• Friday, July 19, 2024
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BusinessDay

Nigeria’s oil production at risk of disruption

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A break in personal and political relations between Nigeria’s President Goodluck Jonathan and Rotimi Amaechi, the governor of Rivers State, the country’s largest onshore oil producing state, threatens to once again plunge the volatile Niger Delta region into militia violence, putting at risk up to 20 percent of oil production in coming months. Amaechi was summarily suspended from the ruling party after winning a controversial ballot to chair the Nigerian Governor’s Forum. Amaechi, despite being a southern Christian, like Jonathan, is opposed to the president’s 2015 re-election bid. He has therefore aligned himself with some northern Muslim governors to torpedo the president’s campaign. A section of northern Muslim politicians are vehemently opposed to Jonathan’s re-election citing a disputed personal pledge to run for only one term following the death of President Umaru Yar’Adua in 2010. This peeved group believes that Jonathan’s re-election violates a hitherto ruling party convention for the mostly Muslim north and mostly Christian south to ‘rotate’ the presidency every 8 years. Conversely, Asari Dokubu, a major Niger Delta militia leader, partly responsible for the massive 2006 shut-in of oil production, has vowed to “shut down the Delta” if Jonathan is blocked from running for re-election. The Niger Delta amnesty programme which has helped restore calm to the region may very well unravel soon.

As jockeying ahead of the 2014 ruling People’s Democratic Party (PDP) primaries intensifies, up to 400,000 barrels of onshore oil production, mostly from Shell in Rivers State, could be at risk of shut-ins. Furthermore, because the governor of neighbouring Akwa Ibom State, Godswill Akpabio, is leading the president’s political loyalists against Amaechi, militias loyal to the embattled Rivers State governor may seek in retaliation to disrupt production in neighbouring Akwa Ibom, the site of Exxon’s large Qua Iboe facilities. Unless the two politicians resolve their spat soon, armed militia groups loyal to the opposing political camps are likely to escalate attacks on each other in the Delta leading to significant shut-ins of oil production in coming months. In 2006 up to 25 percent of production was cut off ahead of the 2007 general elections. Nigeria goes to the polls in 2015; however, the ruling party will choose its presidential, gubernatorial and legislative candidates in contested party primaries 2014.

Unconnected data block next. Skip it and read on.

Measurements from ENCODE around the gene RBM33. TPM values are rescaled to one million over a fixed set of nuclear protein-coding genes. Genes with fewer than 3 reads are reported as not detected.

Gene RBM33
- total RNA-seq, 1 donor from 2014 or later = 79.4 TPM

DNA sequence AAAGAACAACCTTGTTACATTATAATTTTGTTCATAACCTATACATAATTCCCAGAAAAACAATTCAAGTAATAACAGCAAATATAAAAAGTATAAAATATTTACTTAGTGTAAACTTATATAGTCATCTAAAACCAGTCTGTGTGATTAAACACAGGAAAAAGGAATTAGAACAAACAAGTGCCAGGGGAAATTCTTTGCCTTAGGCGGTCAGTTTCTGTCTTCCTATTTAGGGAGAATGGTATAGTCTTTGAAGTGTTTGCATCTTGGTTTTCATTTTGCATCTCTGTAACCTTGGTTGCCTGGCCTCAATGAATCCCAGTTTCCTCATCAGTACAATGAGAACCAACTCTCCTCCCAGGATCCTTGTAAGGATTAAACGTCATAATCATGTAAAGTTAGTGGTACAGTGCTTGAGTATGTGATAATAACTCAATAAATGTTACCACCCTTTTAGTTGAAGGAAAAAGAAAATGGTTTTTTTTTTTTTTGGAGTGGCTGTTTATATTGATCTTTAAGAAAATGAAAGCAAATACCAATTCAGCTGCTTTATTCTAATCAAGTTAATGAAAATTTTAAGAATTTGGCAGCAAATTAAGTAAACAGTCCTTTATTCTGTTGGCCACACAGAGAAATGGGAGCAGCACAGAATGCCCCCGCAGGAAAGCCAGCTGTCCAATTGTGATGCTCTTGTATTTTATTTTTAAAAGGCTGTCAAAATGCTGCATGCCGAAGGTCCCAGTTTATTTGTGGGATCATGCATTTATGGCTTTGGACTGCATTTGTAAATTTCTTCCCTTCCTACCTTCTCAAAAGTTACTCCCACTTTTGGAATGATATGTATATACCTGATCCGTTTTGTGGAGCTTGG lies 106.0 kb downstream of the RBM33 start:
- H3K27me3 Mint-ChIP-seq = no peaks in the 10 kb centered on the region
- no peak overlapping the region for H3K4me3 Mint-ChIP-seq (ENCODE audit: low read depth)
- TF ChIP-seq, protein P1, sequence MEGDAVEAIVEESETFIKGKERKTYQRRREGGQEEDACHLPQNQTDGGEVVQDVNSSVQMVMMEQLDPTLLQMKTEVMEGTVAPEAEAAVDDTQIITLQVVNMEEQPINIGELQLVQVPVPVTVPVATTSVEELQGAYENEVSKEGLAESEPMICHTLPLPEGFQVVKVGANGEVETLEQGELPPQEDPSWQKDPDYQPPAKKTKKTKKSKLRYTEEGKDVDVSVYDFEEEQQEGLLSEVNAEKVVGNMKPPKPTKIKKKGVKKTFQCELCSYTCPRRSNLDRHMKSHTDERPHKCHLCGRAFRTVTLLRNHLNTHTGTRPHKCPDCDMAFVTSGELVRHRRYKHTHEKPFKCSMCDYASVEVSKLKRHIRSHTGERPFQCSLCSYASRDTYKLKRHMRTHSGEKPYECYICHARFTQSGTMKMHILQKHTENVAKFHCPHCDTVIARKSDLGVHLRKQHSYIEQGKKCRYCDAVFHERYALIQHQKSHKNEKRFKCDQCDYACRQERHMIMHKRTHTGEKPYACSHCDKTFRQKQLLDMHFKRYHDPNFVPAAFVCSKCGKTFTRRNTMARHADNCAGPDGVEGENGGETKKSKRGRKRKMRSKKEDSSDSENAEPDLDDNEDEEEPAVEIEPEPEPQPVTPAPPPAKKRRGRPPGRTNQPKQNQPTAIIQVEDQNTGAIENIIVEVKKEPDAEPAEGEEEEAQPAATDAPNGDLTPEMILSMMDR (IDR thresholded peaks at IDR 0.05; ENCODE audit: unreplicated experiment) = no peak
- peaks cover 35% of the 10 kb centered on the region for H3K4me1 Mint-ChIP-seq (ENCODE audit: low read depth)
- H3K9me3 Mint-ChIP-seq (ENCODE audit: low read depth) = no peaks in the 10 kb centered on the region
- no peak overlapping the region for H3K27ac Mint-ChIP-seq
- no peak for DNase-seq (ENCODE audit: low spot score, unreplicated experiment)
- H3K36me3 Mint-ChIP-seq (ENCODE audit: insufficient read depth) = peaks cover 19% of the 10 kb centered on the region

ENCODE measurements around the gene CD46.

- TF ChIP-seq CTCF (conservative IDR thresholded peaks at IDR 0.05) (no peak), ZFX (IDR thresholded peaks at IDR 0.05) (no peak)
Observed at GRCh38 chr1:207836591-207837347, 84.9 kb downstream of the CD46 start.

Nigerian oil production which peaked at about 2.6 million barrels per day has in recent months slid to daily averages of just over 2.1 million barrels. A re-ignition of conflict in the Niger Delta, particularly in Rivers State, could cut up to 400,000 barrels of oil per day from production. Already in the past month Shell has shut down about 130,000 barrels per day of production for repairs after constant attacks and thefts by militias.

Rivers State is also Nigeria’s second largest state economy, after the commercial capital Lagos State. Any production shut-ins there and consequential fall in oil exports will negatively affect Nigerian government revenues, forex exchange reserve growth and GDP outlook for 2013. With a military state of emergency already in place in three northern states, and growing policy tensions between the central bank and the finance ministry over the direction of the Nigerian naira, the eruption of violence in the Niger Delta and a significant cut in production will be wholly negative for Nigeria’s capital markets.